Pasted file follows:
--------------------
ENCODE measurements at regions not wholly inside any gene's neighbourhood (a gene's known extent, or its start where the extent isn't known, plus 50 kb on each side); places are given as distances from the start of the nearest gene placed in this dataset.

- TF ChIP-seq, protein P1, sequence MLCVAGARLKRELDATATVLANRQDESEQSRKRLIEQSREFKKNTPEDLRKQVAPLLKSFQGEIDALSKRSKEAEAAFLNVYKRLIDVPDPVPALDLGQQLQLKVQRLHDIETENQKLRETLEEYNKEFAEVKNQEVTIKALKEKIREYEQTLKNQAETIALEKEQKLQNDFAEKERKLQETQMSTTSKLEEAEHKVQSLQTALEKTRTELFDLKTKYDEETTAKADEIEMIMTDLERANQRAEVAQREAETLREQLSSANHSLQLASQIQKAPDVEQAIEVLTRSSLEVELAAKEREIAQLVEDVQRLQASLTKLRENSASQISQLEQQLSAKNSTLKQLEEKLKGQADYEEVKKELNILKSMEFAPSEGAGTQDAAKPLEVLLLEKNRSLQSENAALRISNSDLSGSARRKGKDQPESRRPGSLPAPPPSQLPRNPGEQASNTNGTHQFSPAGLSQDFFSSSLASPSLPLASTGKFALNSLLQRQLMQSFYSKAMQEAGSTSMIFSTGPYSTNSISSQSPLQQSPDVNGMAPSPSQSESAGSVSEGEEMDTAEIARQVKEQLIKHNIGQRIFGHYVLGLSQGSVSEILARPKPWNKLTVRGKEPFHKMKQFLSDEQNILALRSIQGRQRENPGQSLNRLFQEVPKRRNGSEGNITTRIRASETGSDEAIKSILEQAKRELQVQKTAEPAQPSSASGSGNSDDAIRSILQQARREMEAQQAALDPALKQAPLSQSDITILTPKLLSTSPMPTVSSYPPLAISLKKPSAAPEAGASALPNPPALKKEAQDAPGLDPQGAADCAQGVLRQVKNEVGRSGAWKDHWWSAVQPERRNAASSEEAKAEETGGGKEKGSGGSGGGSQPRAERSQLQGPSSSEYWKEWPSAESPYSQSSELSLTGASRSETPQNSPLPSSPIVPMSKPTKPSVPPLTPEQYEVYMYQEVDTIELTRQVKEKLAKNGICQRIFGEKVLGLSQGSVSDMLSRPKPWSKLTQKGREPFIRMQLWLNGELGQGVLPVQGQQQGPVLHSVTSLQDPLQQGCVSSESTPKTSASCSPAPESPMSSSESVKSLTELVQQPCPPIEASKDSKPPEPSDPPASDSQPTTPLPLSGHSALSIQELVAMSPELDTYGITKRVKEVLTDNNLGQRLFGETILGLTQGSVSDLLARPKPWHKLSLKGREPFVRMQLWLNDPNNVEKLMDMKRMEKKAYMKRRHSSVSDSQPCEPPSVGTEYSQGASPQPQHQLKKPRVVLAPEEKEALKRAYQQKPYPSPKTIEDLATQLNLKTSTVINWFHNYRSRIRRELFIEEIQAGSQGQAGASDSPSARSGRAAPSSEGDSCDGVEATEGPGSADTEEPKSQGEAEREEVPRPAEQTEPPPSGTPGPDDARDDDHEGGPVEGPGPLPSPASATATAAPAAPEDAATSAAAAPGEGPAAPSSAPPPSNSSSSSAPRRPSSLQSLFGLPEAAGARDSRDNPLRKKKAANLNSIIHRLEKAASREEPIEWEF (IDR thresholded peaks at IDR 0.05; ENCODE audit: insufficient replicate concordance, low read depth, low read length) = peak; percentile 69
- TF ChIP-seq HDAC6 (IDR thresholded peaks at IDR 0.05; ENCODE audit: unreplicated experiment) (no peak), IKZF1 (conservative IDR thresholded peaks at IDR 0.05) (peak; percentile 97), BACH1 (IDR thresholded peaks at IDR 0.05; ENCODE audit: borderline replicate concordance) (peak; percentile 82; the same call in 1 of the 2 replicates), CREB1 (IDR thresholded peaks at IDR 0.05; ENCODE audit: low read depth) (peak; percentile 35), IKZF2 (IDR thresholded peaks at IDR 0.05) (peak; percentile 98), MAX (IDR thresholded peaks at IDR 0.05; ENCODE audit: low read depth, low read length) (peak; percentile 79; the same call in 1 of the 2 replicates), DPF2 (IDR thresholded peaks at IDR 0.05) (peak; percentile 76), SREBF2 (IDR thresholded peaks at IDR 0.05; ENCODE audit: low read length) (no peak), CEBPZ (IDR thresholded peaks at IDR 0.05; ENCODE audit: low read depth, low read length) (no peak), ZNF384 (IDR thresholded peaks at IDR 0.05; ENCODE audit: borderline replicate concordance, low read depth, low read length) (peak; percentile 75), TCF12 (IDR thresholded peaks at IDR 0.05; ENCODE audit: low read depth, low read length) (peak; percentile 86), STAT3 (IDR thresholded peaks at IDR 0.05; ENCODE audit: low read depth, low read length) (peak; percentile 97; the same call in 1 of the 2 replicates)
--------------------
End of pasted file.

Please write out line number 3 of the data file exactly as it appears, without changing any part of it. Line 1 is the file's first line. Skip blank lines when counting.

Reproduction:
- TF ChIP-seq HDAC6 (IDR thresholded peaks at IDR 0.05; ENCODE audit: unreplicated experiment) (no peak), IKZF1 (conservative IDR thresholded peaks at IDR 0.05) (peak; percentile 97), BACH1 (IDR thresholded peaks at IDR 0.05; ENCODE audit: borderline replicate concordance) (peak; percentile 82; the same call in 1 of the 2 replicates), CREB1 (IDR thresholded peaks at IDR 0.05; ENCODE audit: low read depth) (peak; percentile 35), IKZF2 (IDR thresholded peaks at IDR 0.05) (peak; percentile 98), MAX (IDR thresholded peaks at IDR 0.05; ENCODE audit: low read depth, low read length) (peak; percentile 79; the same call in 1 of the 2 replicates), DPF2 (IDR thresholded peaks at IDR 0.05) (peak; percentile 76), SREBF2 (IDR thresholded peaks at IDR 0.05; ENCODE audit: low read length) (no peak), CEBPZ (IDR thresholded peaks at IDR 0.05; ENCODE audit: low read depth, low read length) (no peak), ZNF384 (IDR thresholded peaks at IDR 0.05; ENCODE audit: borderline replicate concordance, low read depth, low read length) (peak; percentile 75), TCF12 (IDR thresholded peaks at IDR 0.05; ENCODE audit: low read depth, low read length) (peak; percentile 86), STAT3 (IDR thresholded peaks at IDR 0.05; ENCODE audit: low read depth, low read length) (peak; percentile 97; the same call in 1 of the 2 replicates)